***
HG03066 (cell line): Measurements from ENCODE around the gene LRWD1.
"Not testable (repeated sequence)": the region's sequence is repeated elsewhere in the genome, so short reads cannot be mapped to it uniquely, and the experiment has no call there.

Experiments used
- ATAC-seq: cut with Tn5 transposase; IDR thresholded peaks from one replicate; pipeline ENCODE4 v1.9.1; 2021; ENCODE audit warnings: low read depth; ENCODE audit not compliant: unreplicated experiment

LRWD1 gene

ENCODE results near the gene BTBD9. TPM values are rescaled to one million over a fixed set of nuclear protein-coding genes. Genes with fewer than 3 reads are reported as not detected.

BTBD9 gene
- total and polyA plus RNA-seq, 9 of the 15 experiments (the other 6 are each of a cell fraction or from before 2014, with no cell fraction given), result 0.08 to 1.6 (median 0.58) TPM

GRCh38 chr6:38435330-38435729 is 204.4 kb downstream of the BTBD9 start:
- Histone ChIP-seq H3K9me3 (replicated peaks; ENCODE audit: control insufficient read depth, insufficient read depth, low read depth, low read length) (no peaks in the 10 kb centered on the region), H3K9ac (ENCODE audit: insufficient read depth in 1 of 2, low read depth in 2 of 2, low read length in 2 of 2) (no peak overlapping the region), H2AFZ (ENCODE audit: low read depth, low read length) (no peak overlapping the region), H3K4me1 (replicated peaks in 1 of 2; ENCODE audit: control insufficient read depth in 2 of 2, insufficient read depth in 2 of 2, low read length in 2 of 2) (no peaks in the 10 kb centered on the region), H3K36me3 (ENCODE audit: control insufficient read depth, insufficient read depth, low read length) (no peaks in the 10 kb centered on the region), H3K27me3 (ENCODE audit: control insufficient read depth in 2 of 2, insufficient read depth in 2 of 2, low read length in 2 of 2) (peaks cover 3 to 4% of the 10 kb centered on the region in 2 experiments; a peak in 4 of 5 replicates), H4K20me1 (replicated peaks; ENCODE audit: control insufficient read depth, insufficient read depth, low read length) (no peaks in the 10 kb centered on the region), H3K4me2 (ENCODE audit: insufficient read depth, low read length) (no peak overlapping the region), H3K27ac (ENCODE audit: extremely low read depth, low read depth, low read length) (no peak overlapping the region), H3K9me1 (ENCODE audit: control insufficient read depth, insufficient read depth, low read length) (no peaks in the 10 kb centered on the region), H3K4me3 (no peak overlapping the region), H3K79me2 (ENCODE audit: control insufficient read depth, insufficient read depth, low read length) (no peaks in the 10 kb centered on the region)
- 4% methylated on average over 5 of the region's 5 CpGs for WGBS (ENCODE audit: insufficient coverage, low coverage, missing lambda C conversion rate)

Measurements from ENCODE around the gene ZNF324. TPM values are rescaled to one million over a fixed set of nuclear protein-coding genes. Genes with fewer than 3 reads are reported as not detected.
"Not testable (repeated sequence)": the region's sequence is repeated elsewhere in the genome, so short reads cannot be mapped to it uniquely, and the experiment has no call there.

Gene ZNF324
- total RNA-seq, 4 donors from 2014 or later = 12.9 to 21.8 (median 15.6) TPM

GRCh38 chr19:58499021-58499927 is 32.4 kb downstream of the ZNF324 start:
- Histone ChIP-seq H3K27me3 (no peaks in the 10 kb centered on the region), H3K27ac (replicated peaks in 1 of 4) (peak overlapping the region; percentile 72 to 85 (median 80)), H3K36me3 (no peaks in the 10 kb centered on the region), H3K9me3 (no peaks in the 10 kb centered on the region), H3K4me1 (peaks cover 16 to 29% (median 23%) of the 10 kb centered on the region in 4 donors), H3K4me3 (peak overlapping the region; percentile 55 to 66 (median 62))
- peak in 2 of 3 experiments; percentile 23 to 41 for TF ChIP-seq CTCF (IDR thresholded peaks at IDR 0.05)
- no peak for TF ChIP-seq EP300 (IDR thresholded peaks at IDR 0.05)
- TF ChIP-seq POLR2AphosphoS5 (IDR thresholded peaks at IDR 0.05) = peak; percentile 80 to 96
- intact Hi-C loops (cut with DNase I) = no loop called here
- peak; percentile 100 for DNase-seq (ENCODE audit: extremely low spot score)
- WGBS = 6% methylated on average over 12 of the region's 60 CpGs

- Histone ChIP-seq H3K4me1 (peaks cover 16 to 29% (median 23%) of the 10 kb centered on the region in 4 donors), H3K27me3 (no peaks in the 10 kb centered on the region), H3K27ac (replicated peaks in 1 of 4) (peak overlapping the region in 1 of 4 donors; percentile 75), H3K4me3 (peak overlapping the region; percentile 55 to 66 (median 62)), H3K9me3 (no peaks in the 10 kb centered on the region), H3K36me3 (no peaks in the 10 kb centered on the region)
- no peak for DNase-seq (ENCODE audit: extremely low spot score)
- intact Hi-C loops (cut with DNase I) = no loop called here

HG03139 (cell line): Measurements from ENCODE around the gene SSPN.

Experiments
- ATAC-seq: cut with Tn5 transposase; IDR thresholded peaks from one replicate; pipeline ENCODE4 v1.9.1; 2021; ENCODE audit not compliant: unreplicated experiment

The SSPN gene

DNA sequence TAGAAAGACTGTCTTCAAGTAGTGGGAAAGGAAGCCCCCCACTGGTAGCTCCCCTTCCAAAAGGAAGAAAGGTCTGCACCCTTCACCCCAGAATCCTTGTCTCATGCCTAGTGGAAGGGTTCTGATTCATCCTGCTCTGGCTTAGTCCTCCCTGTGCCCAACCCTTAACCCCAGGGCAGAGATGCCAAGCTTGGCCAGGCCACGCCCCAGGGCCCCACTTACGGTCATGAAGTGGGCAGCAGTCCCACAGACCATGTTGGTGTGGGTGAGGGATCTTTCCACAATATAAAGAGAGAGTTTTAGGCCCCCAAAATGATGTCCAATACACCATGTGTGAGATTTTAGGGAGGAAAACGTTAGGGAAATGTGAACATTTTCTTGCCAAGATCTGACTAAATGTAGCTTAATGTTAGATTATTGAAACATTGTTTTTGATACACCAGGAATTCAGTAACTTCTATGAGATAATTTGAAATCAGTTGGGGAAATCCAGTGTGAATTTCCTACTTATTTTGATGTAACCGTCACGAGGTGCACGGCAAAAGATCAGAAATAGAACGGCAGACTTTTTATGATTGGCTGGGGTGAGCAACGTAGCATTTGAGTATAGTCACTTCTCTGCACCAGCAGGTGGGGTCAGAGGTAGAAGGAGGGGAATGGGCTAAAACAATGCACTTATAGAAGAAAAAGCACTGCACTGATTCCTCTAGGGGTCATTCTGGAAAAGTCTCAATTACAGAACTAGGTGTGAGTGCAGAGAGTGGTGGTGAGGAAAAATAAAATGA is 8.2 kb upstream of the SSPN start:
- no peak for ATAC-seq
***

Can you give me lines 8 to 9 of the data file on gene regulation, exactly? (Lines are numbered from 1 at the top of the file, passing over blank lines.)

- total and polyA plus RNA-seq, 9 of the 15 experiments (the other 6 are each of a cell fraction or from before 2014, with no cell fraction given), result 0.08 to 1.6 (median 0.58) TPM

GRCh38 chr6:38435330-38435729 is 204.4 kb downstream of the BTBD9 start: